In truth, the senate will not have the clout of the United States senate, for instance, which has enormous authority in Congress. The lower house of representatives has more members, but with only 100 members the senate is more feared by presidents.


Moreover, this senate may not be even as powerful as the House of Lords in the United Kingdom, although that institution is a sort of burial ground for old politicians, including the Iron Lady, Margaret Thatcher, now Lady Thatcher.


The senate was created with the promulgation of Constitutional Amendment Number 17, characterised by many as an example of how much contempt Mugabe and his party have for the people of Zimbabwe. This amendment also “concluded” the land reform programme, barring any challenges in court for any action taken by the government. Some say this is the coward’s way, but others say only a bully would do this sort of thing.


In creating the senate, Mugabe wants to ensure that his political handiwork remains intact for a long time to come. If, one day, the house of assembly is weighted in favour of the opposition, a Zanu PF-dominated senate could make its work pretty difficult.


The mess created by the senate is unlikely to leave the MDC unscathed. Its split over a boycott of the poll is likely to leave permanent scars. Allegations of the cause being over money are shameful.


Tsvangirai has learnt valuable political lessons since joining the fray in 1999 and Welshman Ncube, his alleged rival for power, does not have an edge in that department.


But South African President Thabo Mbeki’s alleged role in ensuring Ncube wins the day, albeit temporarily, is not going to augur well for any future relationship between his ruling ANC and the MDC. Tsvangirai may not be ready to lie down and give up the fight, as another former trade unionist-turned-politician, Cyril Ramaphosa, did to allow Mbeki free rein in the ANC.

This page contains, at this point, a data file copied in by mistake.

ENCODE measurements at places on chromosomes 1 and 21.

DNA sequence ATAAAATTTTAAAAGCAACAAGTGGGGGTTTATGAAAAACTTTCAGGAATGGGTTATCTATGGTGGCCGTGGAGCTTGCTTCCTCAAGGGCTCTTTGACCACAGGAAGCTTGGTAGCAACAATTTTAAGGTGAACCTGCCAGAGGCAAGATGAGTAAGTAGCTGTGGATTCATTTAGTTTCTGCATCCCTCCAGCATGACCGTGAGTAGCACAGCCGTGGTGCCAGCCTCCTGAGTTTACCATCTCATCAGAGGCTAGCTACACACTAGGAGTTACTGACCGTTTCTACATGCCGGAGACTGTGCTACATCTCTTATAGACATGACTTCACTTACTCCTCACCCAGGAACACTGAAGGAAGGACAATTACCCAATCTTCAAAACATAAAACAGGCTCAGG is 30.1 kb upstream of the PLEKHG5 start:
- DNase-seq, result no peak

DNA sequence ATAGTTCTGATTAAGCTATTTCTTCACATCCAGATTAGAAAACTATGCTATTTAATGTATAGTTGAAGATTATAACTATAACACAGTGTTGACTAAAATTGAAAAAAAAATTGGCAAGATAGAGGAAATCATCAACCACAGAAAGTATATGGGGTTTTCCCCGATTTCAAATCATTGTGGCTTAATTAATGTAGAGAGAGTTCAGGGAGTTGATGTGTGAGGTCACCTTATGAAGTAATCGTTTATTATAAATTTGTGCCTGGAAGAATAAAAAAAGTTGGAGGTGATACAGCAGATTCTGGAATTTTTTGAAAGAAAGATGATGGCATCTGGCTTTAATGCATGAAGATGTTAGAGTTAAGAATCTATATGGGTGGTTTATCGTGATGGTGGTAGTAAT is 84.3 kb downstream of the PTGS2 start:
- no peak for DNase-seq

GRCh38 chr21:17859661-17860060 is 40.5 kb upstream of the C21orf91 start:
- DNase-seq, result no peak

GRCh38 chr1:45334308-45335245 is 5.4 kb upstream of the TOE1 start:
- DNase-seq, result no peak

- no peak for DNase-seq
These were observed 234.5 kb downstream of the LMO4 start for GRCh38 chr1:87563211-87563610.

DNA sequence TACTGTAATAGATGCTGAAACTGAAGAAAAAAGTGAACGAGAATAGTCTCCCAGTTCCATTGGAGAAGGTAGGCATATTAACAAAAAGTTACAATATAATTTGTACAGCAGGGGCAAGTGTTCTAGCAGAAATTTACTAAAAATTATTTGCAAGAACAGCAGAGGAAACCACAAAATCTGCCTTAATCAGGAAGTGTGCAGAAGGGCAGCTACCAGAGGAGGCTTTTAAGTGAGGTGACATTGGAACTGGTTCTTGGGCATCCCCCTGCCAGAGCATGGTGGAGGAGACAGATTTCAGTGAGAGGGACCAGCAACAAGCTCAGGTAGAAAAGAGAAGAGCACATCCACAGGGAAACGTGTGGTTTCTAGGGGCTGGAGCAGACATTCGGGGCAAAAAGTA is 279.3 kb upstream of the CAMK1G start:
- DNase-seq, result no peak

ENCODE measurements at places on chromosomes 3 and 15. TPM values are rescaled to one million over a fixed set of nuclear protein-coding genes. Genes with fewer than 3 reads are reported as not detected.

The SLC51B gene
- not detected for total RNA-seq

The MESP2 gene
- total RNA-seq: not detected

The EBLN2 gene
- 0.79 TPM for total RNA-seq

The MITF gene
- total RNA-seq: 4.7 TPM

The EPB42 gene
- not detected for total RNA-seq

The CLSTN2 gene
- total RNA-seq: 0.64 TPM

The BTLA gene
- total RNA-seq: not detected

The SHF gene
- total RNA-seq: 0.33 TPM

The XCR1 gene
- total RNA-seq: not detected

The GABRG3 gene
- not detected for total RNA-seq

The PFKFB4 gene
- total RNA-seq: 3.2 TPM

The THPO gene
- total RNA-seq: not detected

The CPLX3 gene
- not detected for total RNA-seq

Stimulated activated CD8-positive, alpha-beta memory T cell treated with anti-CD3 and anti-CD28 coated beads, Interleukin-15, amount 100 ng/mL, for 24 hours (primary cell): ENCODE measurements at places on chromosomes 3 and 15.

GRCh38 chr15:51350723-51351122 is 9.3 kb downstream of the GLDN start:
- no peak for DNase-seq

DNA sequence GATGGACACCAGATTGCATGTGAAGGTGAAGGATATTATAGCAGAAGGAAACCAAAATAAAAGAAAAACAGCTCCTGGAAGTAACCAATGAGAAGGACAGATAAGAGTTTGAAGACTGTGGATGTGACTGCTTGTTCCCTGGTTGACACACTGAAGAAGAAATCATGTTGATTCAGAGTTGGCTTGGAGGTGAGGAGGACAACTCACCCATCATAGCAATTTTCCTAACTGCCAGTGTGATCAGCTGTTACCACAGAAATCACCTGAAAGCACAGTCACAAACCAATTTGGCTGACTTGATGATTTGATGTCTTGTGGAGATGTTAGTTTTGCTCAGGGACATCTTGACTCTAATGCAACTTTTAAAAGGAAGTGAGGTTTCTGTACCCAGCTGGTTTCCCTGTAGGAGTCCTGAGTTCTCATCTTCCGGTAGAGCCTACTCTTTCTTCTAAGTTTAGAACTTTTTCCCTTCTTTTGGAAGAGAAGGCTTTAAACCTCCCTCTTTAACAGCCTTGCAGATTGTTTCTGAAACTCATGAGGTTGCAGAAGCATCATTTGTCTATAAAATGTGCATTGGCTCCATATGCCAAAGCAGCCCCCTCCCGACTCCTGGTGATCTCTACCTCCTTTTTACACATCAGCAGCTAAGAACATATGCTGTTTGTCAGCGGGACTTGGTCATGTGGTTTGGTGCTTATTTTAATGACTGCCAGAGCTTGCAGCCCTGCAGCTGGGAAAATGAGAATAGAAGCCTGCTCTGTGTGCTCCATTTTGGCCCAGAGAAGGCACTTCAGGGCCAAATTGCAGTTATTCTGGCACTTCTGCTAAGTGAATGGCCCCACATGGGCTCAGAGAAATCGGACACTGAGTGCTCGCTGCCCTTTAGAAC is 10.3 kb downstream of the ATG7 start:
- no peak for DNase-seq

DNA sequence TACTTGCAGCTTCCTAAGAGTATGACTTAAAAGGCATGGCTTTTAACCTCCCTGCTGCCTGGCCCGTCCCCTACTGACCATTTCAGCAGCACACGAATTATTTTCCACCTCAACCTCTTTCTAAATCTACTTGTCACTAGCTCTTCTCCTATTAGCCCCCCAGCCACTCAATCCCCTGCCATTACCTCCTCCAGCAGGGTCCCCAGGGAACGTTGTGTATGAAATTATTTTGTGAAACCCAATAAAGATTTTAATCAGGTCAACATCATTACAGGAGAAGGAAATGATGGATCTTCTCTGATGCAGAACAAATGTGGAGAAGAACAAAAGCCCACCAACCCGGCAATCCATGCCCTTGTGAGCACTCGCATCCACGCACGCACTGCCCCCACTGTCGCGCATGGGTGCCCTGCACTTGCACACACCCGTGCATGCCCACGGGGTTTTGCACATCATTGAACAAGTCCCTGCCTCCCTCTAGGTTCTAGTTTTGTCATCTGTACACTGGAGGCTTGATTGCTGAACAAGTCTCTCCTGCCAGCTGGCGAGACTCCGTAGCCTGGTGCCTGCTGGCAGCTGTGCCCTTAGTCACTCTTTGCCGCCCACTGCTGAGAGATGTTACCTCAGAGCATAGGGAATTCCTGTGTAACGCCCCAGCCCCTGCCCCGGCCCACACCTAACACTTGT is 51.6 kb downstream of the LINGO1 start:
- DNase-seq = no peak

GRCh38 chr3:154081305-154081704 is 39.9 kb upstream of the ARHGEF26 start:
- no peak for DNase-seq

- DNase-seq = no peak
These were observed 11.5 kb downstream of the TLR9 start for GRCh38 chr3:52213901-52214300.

Moreover, Mbeki may rue his all-out support for Mugabe. Hugo Chavez, an ally of Mugabe in their anti-imperialist stance, has said in a recent interview that he did not support everything that Mugabe stood for. He did not elaborate, but it is suspected that when he saw Mugabe’s performance at the Food and Agriculture Organisation’s 60th anniversary conference in Rome, he was alarmed.


Others, in Zimbabwe and elsewhere, were equally alarmed. Yes, Mugabe has engaged in sensational histrionics in the past, but in Rome he seemed to go overboard.


Most African leaders seem to support Mugabe. They have their own reasons: they have performed no better than he has. Some are even more brutal towards their people than he is.


But the decision to go ahead with the senate election may be his final undoing. People are bitter with his policies for stripping them of their dignity.

The tsunami will not be easily forgotten as an act of savagery against ordinary people whose only sin was that they wanted to make a decent living in a country whose economic managers had bankrupted it.


The final straw must be the temerity with which people are being asked to go and vote for a useless institution, an institution which adds nothing to their struggle to better their lives or to give them the power to challenge the government to do “the right thing” by them, honouring its promises to them at Independence.


Tsvangirai’s call for a boycott may not be the trigger. The people’s own anger may eventually be the catalyst for a real stayaway.


* Bill Saidi is editor of the banned Daily News on Sunday.

Recent Posts

Stories you will enjoy

Recommended reading